naasirSomalia has the longest coastline on the mainland. And has coastline in 13 regions of 18 regions of Somalia consisted. And small number benefited on that fishing sector,  Prior to the start of the civil war in 1991, the country had a number of fishing hubs.  Tuna and Lobster, and other high value marine stock were harvested locally for the domestic and international seafood markets. The government has since endeavored to work with local communities to rebuild the fisheries industry and normalize trade. Laas Qorey located fish factory which produced number of quantity and qualities fish and have both local and international markets also there are traditional boat fishing in Somalia which took part fish consumption in Somalia market, due in Somalia tradition way of life more using livestock meat decrease fish, but currently in urban areas has increasing to use in Restaurants and household.  Referred to as the Fishermen Identification Database System, it is a $400,000 project financed by a Trust Fund from seven EU Member States. The database will provide fishermen in the region with a unique identification card; it uses biometric data, which can differentiate between the identities of individuals.
Somali fishing industry faces enormous problems such as piracy, illegal fishing and much more Illegal, unreported and unregulated (IUU) fishing is a global problem that occurs both on the high seas and within the exclusive economic zone (EEZ) of coastal states. IUU fishing is an economic and environmental problem that costs the global economy developing countries are disproportionately affected by this crime, in part due to a lack of monitoring, control and surveillance (MCS) capacity within their sovereign jurisdiction. IUU fishing must be combatted regionally. An additional challenge in combatting IUU fishing in Somalia stems from the fact that their fisheries data is outdated and unreliable, which makes it difficult to quantify the level of IUU fishing.  When last reported in 2005, the UN FAO identified 700 vessels  that were actively fishing unlicensed and unregulated in Somalia’s tuna-filled waters. This absence of data creates obstacles for the management and conservation of Somali fisheries. Without knowing the status of stocks, it is difficult to manage marine resources and develop a fisheries licensing scheme that ensures sustainability. Additionally, with piracy’s continued decline, the maritime community can begin to turn its attention to identifying and combatting illegal, unreported and unregulated fishing in Somali waters and Western Indian Ocean region.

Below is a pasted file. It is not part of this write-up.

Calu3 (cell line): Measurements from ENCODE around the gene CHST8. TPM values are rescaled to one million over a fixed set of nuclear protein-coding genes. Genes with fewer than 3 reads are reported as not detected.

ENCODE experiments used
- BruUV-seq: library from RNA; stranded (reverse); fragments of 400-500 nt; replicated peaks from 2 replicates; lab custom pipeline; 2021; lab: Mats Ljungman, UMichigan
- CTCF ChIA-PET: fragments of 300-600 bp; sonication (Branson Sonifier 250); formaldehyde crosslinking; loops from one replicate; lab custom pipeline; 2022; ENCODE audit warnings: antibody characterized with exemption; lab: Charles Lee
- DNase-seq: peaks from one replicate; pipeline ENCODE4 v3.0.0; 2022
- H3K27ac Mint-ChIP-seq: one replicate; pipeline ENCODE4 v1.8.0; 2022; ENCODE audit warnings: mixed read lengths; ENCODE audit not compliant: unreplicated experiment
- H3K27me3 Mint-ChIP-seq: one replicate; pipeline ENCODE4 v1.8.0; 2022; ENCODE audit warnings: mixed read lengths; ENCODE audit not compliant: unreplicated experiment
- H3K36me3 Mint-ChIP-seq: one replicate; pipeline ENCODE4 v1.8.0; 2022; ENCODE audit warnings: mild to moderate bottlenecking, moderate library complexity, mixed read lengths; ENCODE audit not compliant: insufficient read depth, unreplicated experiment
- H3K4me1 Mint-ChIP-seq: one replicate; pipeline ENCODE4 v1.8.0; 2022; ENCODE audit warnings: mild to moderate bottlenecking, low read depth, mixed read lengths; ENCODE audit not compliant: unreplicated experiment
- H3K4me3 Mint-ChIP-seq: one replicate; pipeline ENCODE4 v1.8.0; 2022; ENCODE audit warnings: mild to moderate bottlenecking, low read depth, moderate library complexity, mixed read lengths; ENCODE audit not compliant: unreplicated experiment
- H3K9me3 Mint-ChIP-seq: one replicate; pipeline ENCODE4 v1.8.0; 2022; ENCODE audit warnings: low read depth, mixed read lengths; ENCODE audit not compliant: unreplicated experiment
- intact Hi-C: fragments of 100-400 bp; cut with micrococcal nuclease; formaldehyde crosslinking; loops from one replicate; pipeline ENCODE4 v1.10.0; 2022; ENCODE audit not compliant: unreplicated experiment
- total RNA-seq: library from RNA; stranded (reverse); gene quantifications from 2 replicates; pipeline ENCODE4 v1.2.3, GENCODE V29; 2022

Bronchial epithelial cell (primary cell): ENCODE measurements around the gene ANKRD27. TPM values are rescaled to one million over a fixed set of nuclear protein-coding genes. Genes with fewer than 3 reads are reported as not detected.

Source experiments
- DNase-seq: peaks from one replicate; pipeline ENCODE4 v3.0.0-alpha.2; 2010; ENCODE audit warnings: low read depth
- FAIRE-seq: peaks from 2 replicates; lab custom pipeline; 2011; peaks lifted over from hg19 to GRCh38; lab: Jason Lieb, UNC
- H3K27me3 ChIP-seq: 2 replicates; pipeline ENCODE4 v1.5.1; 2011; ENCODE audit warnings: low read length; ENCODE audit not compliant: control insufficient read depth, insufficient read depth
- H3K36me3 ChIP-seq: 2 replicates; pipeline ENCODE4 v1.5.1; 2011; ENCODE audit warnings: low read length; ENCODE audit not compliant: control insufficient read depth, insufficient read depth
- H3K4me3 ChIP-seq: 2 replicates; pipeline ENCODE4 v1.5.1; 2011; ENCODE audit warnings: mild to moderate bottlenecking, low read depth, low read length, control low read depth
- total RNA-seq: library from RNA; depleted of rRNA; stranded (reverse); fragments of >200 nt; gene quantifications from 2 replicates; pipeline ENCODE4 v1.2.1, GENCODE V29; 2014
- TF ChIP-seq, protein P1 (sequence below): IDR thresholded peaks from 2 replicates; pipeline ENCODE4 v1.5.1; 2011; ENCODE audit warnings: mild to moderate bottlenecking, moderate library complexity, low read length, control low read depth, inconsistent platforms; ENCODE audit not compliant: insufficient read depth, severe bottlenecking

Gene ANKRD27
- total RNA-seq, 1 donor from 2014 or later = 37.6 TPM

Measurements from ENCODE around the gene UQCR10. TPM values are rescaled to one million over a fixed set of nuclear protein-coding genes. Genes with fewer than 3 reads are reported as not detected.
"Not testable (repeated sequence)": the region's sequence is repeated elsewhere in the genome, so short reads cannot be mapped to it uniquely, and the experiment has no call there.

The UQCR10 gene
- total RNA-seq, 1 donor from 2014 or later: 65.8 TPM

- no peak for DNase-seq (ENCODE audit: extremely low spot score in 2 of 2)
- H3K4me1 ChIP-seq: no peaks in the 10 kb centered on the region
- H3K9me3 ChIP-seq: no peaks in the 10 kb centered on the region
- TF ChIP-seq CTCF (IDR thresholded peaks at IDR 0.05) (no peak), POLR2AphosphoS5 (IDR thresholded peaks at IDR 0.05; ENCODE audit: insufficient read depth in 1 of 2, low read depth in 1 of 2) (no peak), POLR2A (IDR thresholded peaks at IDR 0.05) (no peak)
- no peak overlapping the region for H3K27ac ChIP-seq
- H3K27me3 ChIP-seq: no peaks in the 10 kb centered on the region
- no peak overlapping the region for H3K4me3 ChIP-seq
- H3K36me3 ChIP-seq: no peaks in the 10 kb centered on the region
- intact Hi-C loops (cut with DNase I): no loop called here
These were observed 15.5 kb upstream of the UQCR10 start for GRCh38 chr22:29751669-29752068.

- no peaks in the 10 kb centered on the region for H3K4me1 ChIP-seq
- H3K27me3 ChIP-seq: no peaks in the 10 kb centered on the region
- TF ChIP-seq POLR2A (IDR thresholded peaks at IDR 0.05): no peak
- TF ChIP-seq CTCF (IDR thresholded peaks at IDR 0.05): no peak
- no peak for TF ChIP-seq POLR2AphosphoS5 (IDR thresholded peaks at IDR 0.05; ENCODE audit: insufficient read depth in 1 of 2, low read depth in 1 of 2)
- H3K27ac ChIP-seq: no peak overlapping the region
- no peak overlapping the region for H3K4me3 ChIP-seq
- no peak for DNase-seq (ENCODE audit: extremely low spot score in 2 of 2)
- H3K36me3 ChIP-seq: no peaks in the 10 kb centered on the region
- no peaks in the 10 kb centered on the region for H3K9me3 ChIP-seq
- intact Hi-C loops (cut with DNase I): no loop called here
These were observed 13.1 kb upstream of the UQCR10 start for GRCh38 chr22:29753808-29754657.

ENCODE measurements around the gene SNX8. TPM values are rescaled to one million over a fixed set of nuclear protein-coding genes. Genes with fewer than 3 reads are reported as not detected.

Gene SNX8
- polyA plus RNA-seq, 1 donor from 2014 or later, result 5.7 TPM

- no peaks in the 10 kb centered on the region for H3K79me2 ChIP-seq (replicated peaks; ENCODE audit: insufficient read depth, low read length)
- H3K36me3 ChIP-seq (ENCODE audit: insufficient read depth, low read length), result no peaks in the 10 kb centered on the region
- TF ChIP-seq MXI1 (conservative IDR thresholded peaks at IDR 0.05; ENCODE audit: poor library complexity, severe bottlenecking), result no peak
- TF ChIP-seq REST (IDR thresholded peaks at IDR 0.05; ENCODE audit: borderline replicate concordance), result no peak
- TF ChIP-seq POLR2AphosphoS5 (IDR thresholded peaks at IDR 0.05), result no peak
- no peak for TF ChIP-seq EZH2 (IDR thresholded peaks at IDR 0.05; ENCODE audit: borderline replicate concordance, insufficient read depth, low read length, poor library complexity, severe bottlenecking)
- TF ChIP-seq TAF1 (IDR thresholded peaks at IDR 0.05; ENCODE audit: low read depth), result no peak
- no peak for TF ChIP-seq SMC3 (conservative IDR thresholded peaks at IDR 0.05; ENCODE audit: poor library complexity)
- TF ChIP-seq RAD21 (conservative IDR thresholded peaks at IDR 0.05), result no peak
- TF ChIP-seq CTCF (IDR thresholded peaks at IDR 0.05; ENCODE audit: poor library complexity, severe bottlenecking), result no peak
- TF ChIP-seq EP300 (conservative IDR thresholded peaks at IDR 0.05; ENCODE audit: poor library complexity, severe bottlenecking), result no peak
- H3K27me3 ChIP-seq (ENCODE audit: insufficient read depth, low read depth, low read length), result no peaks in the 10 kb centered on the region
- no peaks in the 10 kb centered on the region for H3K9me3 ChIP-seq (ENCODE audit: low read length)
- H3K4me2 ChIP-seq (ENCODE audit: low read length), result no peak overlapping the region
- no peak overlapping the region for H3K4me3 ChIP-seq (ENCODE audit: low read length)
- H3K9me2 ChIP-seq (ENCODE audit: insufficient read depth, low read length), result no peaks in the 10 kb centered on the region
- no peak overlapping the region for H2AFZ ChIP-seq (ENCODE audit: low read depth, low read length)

There are international outcries to save Somalia fishing industry and international donors are willing to support Somalia fishing. Due of declining of Somalia coastline piracy hoping to increase future fishing and understanding Somali’s of eating fish as daily food consumption.
Abdinasir Hirsi Iidle
Mobile: +252 615503978

About somesha

Somali Media for Environment, Science Health and Agriculture (SOMESHA)
Gallery | This entry was posted in Fishing and Piracy Reports, Members-Blog, News. Bookmark the permalink.

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